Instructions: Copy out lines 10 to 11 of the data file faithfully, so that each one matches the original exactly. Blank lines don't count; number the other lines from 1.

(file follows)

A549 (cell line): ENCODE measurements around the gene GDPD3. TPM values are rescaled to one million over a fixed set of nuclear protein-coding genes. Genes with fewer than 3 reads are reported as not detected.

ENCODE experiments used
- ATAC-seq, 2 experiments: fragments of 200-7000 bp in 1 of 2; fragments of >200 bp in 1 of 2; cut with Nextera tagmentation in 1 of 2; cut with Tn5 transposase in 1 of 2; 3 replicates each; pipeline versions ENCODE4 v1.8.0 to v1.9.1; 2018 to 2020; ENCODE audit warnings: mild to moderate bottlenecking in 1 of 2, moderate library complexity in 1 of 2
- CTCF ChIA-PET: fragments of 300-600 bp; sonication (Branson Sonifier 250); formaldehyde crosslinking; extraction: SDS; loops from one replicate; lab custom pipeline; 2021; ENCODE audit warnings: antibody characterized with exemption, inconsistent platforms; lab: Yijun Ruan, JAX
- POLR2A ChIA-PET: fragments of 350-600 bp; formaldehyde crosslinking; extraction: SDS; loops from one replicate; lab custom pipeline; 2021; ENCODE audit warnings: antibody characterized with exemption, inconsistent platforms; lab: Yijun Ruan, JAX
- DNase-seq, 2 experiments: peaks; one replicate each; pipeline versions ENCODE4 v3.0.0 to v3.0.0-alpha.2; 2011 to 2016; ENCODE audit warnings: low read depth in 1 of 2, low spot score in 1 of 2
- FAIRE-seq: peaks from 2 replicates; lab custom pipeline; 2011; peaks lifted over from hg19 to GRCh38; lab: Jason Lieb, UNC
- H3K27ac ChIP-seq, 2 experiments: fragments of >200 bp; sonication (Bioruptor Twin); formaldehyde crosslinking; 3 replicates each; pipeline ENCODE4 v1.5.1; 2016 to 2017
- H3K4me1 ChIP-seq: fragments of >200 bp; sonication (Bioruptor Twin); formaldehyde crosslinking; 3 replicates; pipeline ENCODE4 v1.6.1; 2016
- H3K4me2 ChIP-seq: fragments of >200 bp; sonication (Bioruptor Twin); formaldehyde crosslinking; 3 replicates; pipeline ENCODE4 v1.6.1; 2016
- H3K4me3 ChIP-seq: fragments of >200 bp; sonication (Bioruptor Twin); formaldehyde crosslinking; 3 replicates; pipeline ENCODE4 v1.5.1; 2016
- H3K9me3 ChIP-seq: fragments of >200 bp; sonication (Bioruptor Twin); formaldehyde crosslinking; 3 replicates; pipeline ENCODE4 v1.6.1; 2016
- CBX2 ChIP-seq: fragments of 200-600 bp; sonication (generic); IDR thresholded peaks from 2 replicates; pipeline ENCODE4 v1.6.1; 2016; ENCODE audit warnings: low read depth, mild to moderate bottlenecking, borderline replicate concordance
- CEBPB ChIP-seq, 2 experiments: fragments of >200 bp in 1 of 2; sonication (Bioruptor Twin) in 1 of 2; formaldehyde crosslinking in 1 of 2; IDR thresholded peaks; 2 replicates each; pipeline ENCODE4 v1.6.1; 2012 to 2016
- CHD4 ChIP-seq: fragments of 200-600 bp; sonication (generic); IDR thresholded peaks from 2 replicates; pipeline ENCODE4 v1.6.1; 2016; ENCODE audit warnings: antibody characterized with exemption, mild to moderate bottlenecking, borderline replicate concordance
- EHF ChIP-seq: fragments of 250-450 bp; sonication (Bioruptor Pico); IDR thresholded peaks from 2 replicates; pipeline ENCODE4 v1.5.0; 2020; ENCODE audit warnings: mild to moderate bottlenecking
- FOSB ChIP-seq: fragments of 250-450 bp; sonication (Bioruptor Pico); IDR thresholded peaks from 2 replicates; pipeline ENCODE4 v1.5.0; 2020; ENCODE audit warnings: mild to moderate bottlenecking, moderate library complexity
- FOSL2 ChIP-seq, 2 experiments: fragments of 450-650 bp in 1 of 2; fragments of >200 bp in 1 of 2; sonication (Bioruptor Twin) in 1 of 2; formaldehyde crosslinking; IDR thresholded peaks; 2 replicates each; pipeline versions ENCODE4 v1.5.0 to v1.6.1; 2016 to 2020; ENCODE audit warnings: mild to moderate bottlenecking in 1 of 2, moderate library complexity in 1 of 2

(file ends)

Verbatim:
- H3K4me2 ChIP-seq: fragments of >200 bp; sonication (Bioruptor Twin); formaldehyde crosslinking; 3 replicates; pipeline ENCODE4 v1.6.1; 2016
- H3K4me3 ChIP-seq: fragments of >200 bp; sonication (Bioruptor Twin); formaldehyde crosslinking; 3 replicates; pipeline ENCODE4 v1.5.1; 2016